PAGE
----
There are few possessions more open to poetic waxing than luggage. The concrete denotations of luggage as transportation devices that bring our things from here to there are more often than not overwhelmed by their subjective connotations. In this welcome addition to Bloomsbury’s Object Lessons series, author Susan Harlan packs just enough in her sturdy devices to finish this trip on time and under budget. Object Lessons has a clear mission statement: “a book series about the hidden lives of ordinary things.” The premise seems fairly simple. However, there are layers to everything, corners in the dark not so much hidden as never revealed. By revealing connections, links, and ties between here and there, we can better understand our connections with these things.
What is luggage? What is baggage? Are they interchangeable terms, or does the former exist only because it started as the latter? Is a backpack luggage? Questions are asked and answered. First, Harlan invites us to join her at the community that is a baggage claim carousel at an airport. She notices the different ways we all identify our baggage. We tie ribbons around some, bandanas, some sort of mark. For Harlan, monograms are something different:
“A monogram is the textual distillation of your identity and a declaration of ownership. This is mine.”
There in the midst of baggage claim anonymity, we get to stand out, claim individual distinction. In a way, perhaps baggage claim is a place of reflection. It “…stops the forward movement of a journey and asks you to wait.” Harlan wants us to understand that her mission is to examine the things we bring with us along with their containers. Is our identity really tied up with our things? In the case of Louis Vuitton’s luggage line, founded in 1854, obtaining luggage with somebody else’s monogram meant immediate prestige, a clear separation between those who had things and those who aspired to something higher. Harlan reflects on Samsonite luggage, named for the Biblical strongman Samson, and connects it with how that luggage played a role in Robert Zemeckis’ 1984 film, Romancing the Stone. They were practical, reliable. Any adventurer traveling through a rugged jungle environment would be glad to have a set of Samsonite luggage. “But there is still nothing standard about luggage,” she writes. We trust them to bring our things with us on any given journey, and they need to follow rules.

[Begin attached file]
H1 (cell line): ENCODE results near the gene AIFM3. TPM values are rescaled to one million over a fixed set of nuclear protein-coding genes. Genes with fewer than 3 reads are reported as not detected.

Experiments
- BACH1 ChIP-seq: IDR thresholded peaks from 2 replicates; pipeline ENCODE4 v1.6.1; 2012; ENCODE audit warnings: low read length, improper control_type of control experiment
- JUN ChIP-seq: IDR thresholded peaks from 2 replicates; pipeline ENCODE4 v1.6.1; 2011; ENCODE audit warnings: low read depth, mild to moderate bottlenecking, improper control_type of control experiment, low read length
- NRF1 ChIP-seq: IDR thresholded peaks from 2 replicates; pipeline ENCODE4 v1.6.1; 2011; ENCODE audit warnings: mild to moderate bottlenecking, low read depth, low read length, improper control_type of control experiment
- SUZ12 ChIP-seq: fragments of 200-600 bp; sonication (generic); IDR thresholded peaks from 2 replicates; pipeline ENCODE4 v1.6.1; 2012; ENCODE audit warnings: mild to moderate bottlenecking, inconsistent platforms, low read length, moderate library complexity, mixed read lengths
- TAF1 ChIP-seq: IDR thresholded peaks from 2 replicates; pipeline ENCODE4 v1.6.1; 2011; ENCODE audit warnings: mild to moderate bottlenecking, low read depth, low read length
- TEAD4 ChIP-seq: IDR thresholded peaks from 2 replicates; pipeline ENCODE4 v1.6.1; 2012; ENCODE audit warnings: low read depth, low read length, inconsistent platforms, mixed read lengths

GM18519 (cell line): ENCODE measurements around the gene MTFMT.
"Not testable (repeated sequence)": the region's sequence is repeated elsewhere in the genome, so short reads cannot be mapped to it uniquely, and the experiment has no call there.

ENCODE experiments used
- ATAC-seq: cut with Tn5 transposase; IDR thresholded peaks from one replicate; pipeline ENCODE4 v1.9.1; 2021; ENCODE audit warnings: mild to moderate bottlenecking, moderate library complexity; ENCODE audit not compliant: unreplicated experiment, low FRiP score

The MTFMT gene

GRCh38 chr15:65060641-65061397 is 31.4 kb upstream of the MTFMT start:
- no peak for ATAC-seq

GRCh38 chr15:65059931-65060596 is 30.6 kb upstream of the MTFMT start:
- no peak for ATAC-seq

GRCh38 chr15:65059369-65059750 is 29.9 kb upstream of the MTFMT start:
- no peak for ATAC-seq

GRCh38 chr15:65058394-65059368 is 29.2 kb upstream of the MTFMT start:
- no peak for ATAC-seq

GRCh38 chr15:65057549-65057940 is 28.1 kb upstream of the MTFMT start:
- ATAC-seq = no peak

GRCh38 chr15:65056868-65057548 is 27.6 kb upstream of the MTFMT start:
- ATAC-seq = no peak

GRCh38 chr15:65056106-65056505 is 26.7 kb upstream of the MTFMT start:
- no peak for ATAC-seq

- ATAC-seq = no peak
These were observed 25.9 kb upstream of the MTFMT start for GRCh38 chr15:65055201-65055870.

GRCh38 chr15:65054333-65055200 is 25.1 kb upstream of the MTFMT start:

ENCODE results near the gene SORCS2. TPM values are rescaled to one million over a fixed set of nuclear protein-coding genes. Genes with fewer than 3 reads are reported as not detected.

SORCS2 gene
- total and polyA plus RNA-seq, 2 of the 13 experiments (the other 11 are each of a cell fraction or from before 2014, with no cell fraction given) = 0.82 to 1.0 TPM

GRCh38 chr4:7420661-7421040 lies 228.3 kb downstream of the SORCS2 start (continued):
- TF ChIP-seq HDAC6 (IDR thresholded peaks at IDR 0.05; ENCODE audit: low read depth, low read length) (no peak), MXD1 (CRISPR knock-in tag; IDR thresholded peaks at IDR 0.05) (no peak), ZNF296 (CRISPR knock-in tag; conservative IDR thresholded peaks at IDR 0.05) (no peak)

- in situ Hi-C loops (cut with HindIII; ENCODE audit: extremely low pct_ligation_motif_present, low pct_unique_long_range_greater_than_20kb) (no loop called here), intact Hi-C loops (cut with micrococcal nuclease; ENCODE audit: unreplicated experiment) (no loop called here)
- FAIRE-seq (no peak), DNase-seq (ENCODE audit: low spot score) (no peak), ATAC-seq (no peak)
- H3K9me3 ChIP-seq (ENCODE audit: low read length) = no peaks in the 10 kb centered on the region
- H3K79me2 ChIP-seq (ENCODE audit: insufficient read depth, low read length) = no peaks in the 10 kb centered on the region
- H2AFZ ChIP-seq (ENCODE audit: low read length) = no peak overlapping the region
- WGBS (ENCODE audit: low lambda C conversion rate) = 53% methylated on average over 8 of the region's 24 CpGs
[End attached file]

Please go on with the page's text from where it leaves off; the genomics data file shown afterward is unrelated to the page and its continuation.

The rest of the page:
Most of us understand the panic that might come if we lose our luggage. Harlan takes us on an interesting trip early in this book as she goes from Blanche Dubois in Tennessee Williams’ Streetcar Named Desire (“Everything I own is in my trunk”) to John Goodman’s character in the Coen Brothers film, The Big Lebowski (1999) replacing his money-filled suitcase with dirty laundry. It’s a welcome, time-honored trope in both spy thrillers and screwball comedies. Late in Chapter One, “Luggage and Secrets”, Harlan brings us to the baggage claim area of the Sacramento airport. She thinks the area looks like a Holocaust memorial, and it brings to mind not the temporary inconvenience of a lost bag but rather the permanence of loss. After airplane crashes, we don’t see those who die but we see their things. One piece of luggage was saved from the Titanic, and there’s a suitcase named after the doomed Ocean Liner. Ships can sink and planes can go down, but luggage is forever.
What does the word “luggage” mean? Harlan notes that the word has its origins in war culture. It referred to munitions, artillery. Writer Tim O’Brien detailed that life in his classic story “The Things They Carried” (1990). Harlan elaborates: “To say that you ‘carry’ something implies more of a burden than saying that you ‘brought’ something with you.” Some luggage is cargo, and the connotations of “baggage” are even deeper. Is baggage concrete and tangible, or is it something more disturbing? She goes back to Sisyphus, that hopeless hero always pushing and never getting anywhere: